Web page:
• TRANSDIAGNÓSTICO: NUEVA FRONTERA EN PSICOLOGÍA CLÍNICA. SANDÍN, BONIFACIO; CHOROT, PALOMA; VALIENTE, ROSA M. // Revista de Psicopatologia y Psicologia Clinica;dic2012, Vol. 17 Issue 3, p185 

    Recently, transdiagnostic has received considerable interest from psychopathology and cognitive-behavior therapy (CBT), especially with regard to anxiety and depressive disorders. This article provides a review on transdiagnostic as a new perspective in the field of clinical psychology. The...

  • Clinicians' Perspectives on Cognitive Therapy in Community Mental Health Settings: Implications for Training and Implementation. Stirman, Shannon; Gutiérrez-Colina, Ana; Toder, Katherine; Esposito, Gregory; Barg, Frances; Castro, Frank; Beck, Aaron; Crits-Christoph, Paul // Administration & Policy in Mental Health & Mental Health Service;Jul2013, Vol. 40 Issue 4, p274 

    Policymakers are investing significant resources in large-scale training and implementation programs for evidence-based psychological treatments (EBPTs) in public mental health systems. However, relatively little research has been conducted to understand factors that may influence the success of...

  • Le modèle de la flexibilité psychologique: une approche nouvelle de la santé mentale. Dionne, Frédérick; Thanh-Lan Ngô; Blais, Marie-Claude // Sante Mentale au Quebec;automne2013, Vol. 38 Issue 2, p111 

    Objective: This paper presents a vision of mental health using the model of psychological flexibility of Acceptance and Commitment Therapy (ACT). ACT is a representative approach of the third wave of cognitive-behavioural therapy (CBT). This article first describes the theoretical and practical...

  • The Effectiveness of Online Cognitive Behavioral Treatment in Routine Clinical Practice. Ruwaard, Jeroen; Lange, Alfred; Schrieken, Bart; Dolan, Conor V.; Emmelkamp, Paul // PLoS ONE;Jul2012, Vol. 7 Issue 7, p1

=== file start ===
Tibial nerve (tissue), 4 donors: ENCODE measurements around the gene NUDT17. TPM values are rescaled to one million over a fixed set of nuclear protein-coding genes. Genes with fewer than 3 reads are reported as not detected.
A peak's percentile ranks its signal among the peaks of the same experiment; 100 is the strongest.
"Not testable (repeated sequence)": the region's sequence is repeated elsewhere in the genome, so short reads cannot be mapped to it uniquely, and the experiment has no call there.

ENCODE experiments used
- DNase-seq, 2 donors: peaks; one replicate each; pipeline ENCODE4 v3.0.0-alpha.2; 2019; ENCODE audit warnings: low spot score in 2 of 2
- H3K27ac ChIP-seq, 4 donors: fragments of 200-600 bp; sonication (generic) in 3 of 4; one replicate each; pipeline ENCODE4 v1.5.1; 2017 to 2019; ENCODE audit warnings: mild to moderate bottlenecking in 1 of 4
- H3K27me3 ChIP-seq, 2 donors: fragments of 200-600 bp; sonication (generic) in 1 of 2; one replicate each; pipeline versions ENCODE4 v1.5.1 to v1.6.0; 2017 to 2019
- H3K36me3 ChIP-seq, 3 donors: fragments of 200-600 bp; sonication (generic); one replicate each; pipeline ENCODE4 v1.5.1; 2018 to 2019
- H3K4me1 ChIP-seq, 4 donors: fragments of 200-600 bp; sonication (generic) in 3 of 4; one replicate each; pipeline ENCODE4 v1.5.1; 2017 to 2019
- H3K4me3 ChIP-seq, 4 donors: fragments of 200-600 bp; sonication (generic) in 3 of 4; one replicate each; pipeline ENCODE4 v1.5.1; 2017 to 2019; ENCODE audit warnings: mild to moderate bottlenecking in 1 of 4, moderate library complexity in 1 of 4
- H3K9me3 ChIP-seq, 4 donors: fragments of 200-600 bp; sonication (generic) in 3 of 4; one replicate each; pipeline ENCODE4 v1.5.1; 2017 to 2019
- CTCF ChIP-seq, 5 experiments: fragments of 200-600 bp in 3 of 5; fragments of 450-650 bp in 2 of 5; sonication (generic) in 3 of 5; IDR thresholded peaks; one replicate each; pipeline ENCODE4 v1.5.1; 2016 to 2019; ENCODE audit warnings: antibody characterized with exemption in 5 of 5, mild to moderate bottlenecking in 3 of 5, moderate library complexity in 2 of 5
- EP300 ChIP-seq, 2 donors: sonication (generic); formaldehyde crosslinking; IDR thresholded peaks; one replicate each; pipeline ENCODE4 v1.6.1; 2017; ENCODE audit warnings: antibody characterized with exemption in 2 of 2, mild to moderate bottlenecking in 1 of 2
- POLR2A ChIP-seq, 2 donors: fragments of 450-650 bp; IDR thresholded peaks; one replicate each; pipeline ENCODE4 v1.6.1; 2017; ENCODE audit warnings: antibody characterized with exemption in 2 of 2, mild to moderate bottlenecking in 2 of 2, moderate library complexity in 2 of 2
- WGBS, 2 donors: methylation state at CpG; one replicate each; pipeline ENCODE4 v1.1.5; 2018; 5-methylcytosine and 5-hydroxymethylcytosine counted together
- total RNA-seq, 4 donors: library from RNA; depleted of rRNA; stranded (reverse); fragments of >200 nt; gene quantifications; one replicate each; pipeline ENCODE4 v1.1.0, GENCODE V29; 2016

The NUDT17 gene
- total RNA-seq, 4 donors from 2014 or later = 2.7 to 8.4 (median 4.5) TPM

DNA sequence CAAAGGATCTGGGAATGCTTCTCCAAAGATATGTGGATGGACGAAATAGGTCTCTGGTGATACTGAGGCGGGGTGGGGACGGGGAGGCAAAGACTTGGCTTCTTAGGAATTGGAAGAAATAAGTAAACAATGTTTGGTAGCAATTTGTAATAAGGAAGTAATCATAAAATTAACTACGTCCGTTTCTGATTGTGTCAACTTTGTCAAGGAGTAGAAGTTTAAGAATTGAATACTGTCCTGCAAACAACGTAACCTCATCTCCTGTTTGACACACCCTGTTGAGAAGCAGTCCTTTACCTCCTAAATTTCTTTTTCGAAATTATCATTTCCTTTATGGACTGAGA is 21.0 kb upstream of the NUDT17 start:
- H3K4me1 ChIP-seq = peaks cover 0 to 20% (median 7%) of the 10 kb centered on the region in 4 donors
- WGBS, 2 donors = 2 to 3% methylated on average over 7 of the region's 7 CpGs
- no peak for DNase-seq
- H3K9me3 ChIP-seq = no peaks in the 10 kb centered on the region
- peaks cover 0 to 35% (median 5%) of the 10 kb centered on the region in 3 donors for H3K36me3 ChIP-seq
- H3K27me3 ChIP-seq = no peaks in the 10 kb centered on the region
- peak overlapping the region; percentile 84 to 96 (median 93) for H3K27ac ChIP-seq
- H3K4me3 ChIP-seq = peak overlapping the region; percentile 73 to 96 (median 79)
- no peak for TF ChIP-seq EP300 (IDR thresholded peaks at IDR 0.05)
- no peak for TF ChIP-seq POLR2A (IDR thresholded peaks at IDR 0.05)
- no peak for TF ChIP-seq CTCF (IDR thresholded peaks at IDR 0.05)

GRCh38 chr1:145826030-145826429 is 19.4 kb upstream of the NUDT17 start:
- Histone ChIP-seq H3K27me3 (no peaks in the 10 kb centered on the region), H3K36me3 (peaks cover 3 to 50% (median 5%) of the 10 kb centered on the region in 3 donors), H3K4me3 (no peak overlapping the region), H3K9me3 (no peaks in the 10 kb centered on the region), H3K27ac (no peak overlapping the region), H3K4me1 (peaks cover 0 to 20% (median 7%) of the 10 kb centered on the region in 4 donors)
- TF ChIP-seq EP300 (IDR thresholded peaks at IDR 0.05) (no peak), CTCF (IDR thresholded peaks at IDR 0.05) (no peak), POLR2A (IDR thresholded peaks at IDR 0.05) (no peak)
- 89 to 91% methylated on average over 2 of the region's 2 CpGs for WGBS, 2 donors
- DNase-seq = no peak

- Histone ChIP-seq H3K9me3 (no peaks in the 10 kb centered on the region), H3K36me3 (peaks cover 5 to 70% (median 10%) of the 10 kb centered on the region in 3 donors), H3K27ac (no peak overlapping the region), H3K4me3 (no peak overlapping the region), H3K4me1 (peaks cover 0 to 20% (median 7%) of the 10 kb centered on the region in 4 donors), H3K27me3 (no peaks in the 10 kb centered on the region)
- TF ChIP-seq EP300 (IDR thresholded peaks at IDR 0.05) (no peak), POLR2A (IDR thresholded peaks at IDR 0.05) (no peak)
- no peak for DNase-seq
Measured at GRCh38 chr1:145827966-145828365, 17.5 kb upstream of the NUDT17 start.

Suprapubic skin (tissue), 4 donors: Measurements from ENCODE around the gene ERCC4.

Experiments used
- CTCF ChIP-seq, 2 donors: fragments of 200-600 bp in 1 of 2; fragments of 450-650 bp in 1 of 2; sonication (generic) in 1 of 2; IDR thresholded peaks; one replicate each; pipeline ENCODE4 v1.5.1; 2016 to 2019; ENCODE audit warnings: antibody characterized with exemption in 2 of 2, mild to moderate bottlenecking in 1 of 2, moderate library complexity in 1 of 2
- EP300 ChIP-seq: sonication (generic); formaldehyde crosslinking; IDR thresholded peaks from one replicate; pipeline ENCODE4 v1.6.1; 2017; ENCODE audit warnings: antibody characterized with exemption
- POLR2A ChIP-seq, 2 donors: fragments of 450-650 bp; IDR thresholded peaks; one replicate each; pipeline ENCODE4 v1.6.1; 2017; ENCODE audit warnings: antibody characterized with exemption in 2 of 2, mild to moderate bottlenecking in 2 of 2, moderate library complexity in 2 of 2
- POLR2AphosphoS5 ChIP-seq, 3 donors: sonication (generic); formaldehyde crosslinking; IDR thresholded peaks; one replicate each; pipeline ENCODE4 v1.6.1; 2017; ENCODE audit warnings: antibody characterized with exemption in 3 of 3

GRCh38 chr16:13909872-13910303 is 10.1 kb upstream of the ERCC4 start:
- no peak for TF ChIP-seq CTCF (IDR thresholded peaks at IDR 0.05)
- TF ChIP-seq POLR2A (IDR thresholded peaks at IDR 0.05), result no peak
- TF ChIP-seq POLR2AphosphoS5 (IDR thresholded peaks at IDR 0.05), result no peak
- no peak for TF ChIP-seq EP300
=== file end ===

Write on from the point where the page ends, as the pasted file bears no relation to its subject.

Context: Randomized controlled trails have identified online cognitive behavioral therapy as an efficacious intervention in the management of common mental health disorders. Objective: To assess the effectiveness of online CBT for different mental disorders in routine clinical practice. Design:...

  • Differentiating Symptoms of Anxiety and Depression in Older Adults: Distinct Cognitive and Affective Profiles? Shapiro, Anne M.; Roberts, John E.; Beck, J. Gayle // Cognitive Therapy & Research;Feb1999, Vol. 23 Issue 1, p53 

    Cognitive and affective dimensions of symptoms of anxiety and depression were examined in a sample of 283 community-dwelling older adults (ranging in age from 65 to 93 years). A principal-axis factor analysis with varimax rotation conducted on the Cognition Checklist (CCL) revealed a factor...

  • The comorbidity of depression and anxiety. Răşcanu, Ruxandra // Romanian Journal of Cognitive-Behavioral Therapy & Hypnosis;Oct-Dec2015, Vol. 2 Issue 4, p1 

    The article examines the comorbidity of depression and anxiety, dealing with topics including a study of patients with psychiatric disorders, symptoms of depression, and the differences between state anxiety and trait anxiety.

  • Service Providers' Perceptions on the Uptake of Computerised Cognitive Behavioural Therapy (CCBT). Du, Eliane; Quayle, Ethel; Macleod, Hamish // PsychNology Journal;2013, Vol. 11 Issue 3, p213 

    Studies suggest that Computerised Cognitive Behavioural Therapy (CCBT) is an effective self-help approach with or without therapist guidance for mild to moderate anxiety and depression. According to media reports, CCBT will be offered to patients across National Health Service (NHS) Scotland to...


Read the Article


Sorry, but this item is not currently available from your library.

Try another library?
Sign out of this library

Other Topics